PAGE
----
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It’s all about project management, isn’t it? To drive business results, most general managers juggle numerous projects with varying amplitudes, durations and timelines, team members and impact areas. And as your career progresses, successful project management… well it begets more project management of bigger projects with more global implications. If you’re ambitious, this prospect is exhilarating. But no matter how big or small the projects you manage are, the same project management skills will bring you success.
Here are four proven project management skills for success, along with some insights from IMD Business School, a leading international business school based in Lausanne, Switzerland and Singapore. IMD has been ranked first in open programs by the Financial Times seven years in a row (2012-2018).
It all starts with a blueprint. The project management plan you learned about in B-school may seem like a boring place to start this article, but developing and using it properly serves a purpose. It will guide and organize your project so that you can see the goals and the way to get there clearly from the outset. Now of course, if a project plan is just a figurative piece of paper, it won’t mean much. It is the execution that really counts.
Your project plan style won’t be identical to someone else’s, but let’s take a look at typical components to understand the purpose of each:
All the planning and strategy in the world are useless in project management if you can’t lead your team. One thing to keep in mind, especially if you are not sure of your leadership skills is that leadership is very much a learnable project management skill. Because each person’s leadership style is entirely unique, good leadership training should aim to bring out what is in you, not impose a set of rules. Self-awareness and leadership coaching are helpful devices to enable you to become sensitive to your own leadership style – feel your leadership. Leadership coaching exercises give you a safe environment to test out your abilities with impartial, expert feedback from coaches.
You count on people to make your project happen, and what you do will affect various people in varying ways. And people can be funny, emotional creatures, which is why stakeholder management is a major project management skill.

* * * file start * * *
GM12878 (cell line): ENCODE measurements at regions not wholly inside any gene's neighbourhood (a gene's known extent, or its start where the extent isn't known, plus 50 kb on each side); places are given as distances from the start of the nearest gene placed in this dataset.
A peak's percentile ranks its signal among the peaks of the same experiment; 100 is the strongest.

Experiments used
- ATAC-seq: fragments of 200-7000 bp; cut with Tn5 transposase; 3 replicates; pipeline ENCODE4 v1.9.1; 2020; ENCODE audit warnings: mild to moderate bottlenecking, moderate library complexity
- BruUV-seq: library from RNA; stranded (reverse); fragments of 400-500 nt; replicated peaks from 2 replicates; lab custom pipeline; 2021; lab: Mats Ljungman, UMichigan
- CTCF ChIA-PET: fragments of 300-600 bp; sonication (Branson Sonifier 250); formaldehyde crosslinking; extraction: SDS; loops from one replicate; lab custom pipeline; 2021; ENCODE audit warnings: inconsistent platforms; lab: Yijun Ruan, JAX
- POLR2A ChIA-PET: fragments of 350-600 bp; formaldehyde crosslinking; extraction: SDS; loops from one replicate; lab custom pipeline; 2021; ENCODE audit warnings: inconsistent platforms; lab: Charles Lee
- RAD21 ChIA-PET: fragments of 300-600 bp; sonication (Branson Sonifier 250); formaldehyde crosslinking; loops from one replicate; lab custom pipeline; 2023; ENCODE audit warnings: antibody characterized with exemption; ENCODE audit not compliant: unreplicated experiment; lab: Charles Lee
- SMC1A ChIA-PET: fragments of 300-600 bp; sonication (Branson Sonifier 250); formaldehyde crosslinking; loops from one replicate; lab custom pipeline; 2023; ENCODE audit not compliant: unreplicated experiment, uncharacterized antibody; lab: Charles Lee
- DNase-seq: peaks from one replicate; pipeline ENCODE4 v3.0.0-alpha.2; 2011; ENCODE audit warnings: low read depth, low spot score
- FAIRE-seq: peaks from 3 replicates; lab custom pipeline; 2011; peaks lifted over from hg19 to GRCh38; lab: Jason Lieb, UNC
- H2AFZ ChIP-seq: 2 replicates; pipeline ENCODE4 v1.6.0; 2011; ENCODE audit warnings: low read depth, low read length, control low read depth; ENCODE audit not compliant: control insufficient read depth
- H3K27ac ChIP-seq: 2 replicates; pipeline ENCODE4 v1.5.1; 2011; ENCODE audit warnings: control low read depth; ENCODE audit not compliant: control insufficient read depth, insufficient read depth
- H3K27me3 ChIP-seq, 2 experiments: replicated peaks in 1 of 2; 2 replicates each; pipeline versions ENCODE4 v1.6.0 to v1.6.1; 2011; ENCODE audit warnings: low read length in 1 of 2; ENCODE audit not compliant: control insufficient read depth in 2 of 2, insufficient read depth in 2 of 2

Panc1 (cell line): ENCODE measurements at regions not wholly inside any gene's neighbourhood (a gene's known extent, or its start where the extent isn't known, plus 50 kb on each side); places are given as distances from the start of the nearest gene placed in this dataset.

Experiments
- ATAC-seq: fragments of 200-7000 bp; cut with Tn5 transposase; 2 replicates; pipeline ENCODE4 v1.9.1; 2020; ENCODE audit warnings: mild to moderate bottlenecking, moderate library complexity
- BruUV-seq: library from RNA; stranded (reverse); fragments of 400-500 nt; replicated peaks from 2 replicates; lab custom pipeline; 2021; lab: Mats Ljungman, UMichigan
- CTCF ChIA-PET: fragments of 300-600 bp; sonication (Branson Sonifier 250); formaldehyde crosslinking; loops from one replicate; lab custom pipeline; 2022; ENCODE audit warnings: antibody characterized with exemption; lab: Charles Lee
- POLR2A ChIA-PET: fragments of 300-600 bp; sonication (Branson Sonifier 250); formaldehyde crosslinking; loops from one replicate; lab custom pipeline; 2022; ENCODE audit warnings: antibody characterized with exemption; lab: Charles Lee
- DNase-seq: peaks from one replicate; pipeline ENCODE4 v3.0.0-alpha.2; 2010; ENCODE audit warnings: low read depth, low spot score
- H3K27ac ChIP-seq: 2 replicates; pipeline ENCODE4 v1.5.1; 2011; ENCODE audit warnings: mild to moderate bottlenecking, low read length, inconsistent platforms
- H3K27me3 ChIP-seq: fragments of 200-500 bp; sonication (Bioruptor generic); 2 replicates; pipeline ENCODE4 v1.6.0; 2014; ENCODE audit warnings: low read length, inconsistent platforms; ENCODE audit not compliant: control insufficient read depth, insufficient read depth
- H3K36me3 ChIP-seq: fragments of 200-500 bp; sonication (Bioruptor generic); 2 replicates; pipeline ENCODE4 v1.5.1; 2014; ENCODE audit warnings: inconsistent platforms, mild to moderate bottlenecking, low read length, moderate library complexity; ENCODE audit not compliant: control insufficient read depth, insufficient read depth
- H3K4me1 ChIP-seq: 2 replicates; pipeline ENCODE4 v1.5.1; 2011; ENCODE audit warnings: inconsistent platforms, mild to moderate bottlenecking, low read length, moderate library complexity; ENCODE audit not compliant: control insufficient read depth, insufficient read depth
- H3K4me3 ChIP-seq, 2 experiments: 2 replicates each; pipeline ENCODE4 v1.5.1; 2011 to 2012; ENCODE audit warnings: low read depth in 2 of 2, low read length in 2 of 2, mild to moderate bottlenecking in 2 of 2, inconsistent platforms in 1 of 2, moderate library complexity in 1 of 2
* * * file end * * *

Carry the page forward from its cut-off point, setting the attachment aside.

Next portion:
But who are your stakeholders? Some of your project’s stakeholders may surprise you – and those are sometimes the most important ones. Not necessarily because they are “big” but because simple forethought, some good communication (and possibly a judicious give-way or two) can keep things from spinning out of control. Consider the ridiculousness, expense (and probably heartache) of building projects that have to be diverted around homeowners who won’t sell. There’s a word for this: nail houses.
Let’s refresh on the steps to good stakeholder management:
Your building is built. The companies have merged. The product has launched. In short, whatever project you were managing is now considered done or at least at a stop-point. You are ready to move on to the next project or, likely, turn your attention to the myriad of other projects on your plate. But wait! Remember the measurables you put in your project management plan to evaluate the success or failure or somewhere-in-between of your project? Don’t skip that step. Aside from marking a conclusion to the project or the transition to its next phase, this step will give you valuable learning and insights for other projects you take on – it’s a rich time for growing your project management skills.
Project management skills rest on a combination of technical skills – planning and outlining, following through, and evaluation – and emotional skills – leadership, stakeholder engagement and communication. External factors will always impact project outcomes, but if you learn to strengthen your project management skills on both sides of the equation, you are well on your way to enjoying the personal, professional and enterprise benefits of repeated project management success.
IMD Business School in Lausanne, Switzerland and Singapore has been ranked first in open programs by the Financial Times seven years in a row (2012-2018). IMD has been training global leaders for more than 70 years.
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